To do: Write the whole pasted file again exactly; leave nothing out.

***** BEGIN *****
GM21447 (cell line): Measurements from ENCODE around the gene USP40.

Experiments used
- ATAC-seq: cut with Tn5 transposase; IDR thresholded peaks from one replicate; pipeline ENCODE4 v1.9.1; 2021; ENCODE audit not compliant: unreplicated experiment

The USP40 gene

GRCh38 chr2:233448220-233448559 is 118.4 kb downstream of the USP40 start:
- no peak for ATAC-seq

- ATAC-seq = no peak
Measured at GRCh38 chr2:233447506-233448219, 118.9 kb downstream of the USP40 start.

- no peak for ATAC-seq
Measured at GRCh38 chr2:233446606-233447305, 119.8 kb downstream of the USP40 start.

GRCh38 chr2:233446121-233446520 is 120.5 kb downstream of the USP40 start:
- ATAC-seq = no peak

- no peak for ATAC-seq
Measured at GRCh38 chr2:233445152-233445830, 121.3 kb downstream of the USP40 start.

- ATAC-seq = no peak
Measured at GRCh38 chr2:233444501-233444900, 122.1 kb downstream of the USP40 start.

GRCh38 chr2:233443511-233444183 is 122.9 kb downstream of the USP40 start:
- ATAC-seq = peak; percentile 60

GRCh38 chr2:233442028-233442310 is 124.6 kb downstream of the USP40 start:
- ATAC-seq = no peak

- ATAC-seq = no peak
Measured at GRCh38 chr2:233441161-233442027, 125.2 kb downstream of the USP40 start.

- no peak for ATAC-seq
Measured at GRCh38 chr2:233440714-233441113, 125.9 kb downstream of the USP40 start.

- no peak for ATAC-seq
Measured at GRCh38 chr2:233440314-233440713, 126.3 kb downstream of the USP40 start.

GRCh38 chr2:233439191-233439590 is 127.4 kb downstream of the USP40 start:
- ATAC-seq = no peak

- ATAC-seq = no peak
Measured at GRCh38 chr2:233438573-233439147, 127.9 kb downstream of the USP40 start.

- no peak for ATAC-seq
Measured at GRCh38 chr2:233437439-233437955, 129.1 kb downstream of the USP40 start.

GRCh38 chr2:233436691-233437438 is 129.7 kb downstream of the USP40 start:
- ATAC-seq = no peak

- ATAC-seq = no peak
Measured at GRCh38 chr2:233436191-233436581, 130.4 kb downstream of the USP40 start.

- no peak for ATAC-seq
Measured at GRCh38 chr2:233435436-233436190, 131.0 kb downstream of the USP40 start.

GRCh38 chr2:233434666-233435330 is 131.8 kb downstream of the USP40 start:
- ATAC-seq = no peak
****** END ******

GM21447 (cell line): Measurements from ENCODE around the gene USP40.

Experiments used
- ATAC-seq: cut with Tn5 transposase; IDR thresholded peaks from one replicate; pipeline ENCODE4 v1.9.1; 2021; ENCODE audit not compliant: unreplicated experiment

The USP40 gene

GRCh38 chr2:233448220-233448559 is 118.4 kb downstream of the USP40 start:
- no peak for ATAC-seq

- ATAC-seq = no peak
Measured at GRCh38 chr2:233447506-233448219, 118.9 kb downstream of the USP40 start.

- no peak for ATAC-seq
Measured at GRCh38 chr2:233446606-233447305, 119.8 kb downstream of the USP40 start.

GRCh38 chr2:233446121-233446520 is 120.5 kb downstream of the USP40 start:
- ATAC-seq = no peak

- no peak for ATAC-seq
Measured at GRCh38 chr2:233445152-233445830, 121.3 kb downstream of the USP40 start.

- ATAC-seq = no peak
Measured at GRCh38 chr2:233444501-233444900, 122.1 kb downstream of the USP40 start.

GRCh38 chr2:233443511-233444183 is 122.9 kb downstream of the USP40 start:
- ATAC-seq = peak; percentile 60

GRCh38 chr2:233442028-233442310 is 124.6 kb downstream of the USP40 start:
- ATAC-seq = no peak

- ATAC-seq = no peak
Measured at GRCh38 chr2:233441161-233442027, 125.2 kb downstream of the USP40 start.

- no peak for ATAC-seq
Measured at GRCh38 chr2:233440714-233441113, 125.9 kb downstream of the USP40 start.

- no peak for ATAC-seq
Measured at GRCh38 chr2:233440314-233440713, 126.3 kb downstream of the USP40 start.

GRCh38 chr2:233439191-233439590 is 127.4 kb downstream of the USP40 start:
- ATAC-seq = no peak

- ATAC-seq = no peak
Measured at GRCh38 chr2:233438573-233439147, 127.9 kb downstream of the USP40 start.

- no peak for ATAC-seq
Measured at GRCh38 chr2:233437439-233437955, 129.1 kb downstream of the USP40 start.

GRCh38 chr2:233436691-233437438 is 129.7 kb downstream of the USP40 start:
- ATAC-seq = no peak

- ATAC-seq = no peak
Measured at GRCh38 chr2:233436191-233436581, 130.4 kb downstream of the USP40 start.

- no peak for ATAC-seq
Measured at GRCh38 chr2:233435436-233436190, 131.0 kb downstream of the USP40 start.

GRCh38 chr2:233434666-233435330 is 131.8 kb downstream of the USP40 start:
- ATAC-seq = no peak